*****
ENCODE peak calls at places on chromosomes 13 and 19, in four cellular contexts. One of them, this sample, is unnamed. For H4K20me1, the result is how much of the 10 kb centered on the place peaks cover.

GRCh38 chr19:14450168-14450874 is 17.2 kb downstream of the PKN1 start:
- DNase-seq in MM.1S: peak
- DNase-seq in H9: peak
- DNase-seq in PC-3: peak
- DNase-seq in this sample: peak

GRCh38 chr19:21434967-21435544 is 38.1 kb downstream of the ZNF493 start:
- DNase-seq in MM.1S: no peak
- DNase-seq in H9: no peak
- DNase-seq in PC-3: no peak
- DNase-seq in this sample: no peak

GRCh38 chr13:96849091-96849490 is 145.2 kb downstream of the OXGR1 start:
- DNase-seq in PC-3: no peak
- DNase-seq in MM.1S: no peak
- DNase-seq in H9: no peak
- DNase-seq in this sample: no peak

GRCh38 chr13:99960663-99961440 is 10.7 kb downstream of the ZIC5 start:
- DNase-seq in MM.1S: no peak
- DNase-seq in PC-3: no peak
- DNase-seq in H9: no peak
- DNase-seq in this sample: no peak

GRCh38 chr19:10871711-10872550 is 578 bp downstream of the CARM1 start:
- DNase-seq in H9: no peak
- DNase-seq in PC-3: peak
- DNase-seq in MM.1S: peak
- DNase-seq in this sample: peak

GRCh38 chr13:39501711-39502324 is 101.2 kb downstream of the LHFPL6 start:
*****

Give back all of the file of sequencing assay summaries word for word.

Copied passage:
ENCODE peak calls at places on chromosomes 13 and 19, in four cellular contexts. One of them, this sample, is unnamed. For H4K20me1, the result is how much of the 10 kb centered on the place peaks cover.

GRCh38 chr19:14450168-14450874 is 17.2 kb downstream of the PKN1 start:
- DNase-seq in MM.1S: peak
- DNase-seq in H9: peak
- DNase-seq in PC-3: peak
- DNase-seq in this sample: peak

GRCh38 chr19:21434967-21435544 is 38.1 kb downstream of the ZNF493 start:
- DNase-seq in MM.1S: no peak
- DNase-seq in H9: no peak
- DNase-seq in PC-3: no peak
- DNase-seq in this sample: no peak

GRCh38 chr13:96849091-96849490 is 145.2 kb downstream of the OXGR1 start:
- DNase-seq in PC-3: no peak
- DNase-seq in MM.1S: no peak
- DNase-seq in H9: no peak
- DNase-seq in this sample: no peak

GRCh38 chr13:99960663-99961440 is 10.7 kb downstream of the ZIC5 start:
- DNase-seq in MM.1S: no peak
- DNase-seq in PC-3: no peak
- DNase-seq in H9: no peak
- DNase-seq in this sample: no peak

GRCh38 chr19:10871711-10872550 is 578 bp downstream of the CARM1 start:
- DNase-seq in H9: no peak
- DNase-seq in PC-3: peak
- DNase-seq in MM.1S: peak
- DNase-seq in this sample: peak

GRCh38 chr13:39501711-39502324 is 101.2 kb downstream of the LHFPL6 start: